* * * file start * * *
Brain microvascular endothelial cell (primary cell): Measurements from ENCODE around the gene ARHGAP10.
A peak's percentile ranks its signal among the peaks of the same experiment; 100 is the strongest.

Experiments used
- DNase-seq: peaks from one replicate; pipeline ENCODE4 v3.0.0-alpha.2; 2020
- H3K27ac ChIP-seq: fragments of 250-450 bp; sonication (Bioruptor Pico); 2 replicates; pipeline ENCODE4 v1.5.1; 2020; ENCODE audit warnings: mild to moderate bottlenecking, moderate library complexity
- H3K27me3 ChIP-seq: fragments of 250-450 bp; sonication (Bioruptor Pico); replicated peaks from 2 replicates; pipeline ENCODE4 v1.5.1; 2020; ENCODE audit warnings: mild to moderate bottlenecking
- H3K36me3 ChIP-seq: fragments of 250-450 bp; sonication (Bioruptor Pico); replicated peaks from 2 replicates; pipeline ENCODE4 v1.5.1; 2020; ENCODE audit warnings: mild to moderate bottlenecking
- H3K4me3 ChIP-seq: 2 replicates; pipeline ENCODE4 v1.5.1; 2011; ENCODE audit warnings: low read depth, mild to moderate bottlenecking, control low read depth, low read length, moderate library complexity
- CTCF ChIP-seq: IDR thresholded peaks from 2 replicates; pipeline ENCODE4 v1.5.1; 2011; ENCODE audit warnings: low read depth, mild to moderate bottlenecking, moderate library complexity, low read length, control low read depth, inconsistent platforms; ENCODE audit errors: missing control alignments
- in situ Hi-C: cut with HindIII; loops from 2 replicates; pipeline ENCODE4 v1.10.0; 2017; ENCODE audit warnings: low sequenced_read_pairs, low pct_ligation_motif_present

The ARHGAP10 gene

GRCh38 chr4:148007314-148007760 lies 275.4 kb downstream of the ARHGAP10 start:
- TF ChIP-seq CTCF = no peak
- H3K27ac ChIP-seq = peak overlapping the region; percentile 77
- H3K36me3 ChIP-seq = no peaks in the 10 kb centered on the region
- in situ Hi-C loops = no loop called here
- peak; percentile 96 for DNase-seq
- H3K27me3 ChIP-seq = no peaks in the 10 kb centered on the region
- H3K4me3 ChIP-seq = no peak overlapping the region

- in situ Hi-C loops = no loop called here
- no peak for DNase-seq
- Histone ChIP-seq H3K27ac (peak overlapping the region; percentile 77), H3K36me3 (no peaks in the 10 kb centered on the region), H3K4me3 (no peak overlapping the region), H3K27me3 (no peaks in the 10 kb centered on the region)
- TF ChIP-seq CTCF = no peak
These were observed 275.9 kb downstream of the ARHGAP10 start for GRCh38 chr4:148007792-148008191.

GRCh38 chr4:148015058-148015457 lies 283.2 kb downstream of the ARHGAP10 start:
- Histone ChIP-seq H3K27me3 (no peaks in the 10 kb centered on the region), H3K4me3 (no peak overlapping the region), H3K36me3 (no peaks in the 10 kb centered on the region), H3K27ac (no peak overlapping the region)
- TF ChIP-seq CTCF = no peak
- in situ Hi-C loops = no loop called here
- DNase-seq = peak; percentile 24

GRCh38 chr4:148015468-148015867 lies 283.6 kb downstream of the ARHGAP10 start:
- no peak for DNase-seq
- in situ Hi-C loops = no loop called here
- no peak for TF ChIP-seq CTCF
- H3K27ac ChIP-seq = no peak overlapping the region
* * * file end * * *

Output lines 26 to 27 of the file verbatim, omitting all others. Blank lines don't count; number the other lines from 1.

- Histone ChIP-seq H3K27me3 (no peaks in the 10 kb centered on the region), H3K4me3 (no peak overlapping the region), H3K36me3 (no peaks in the 10 kb centered on the region), H3K27ac (no peak overlapping the region)
- TF ChIP-seq CTCF = no peak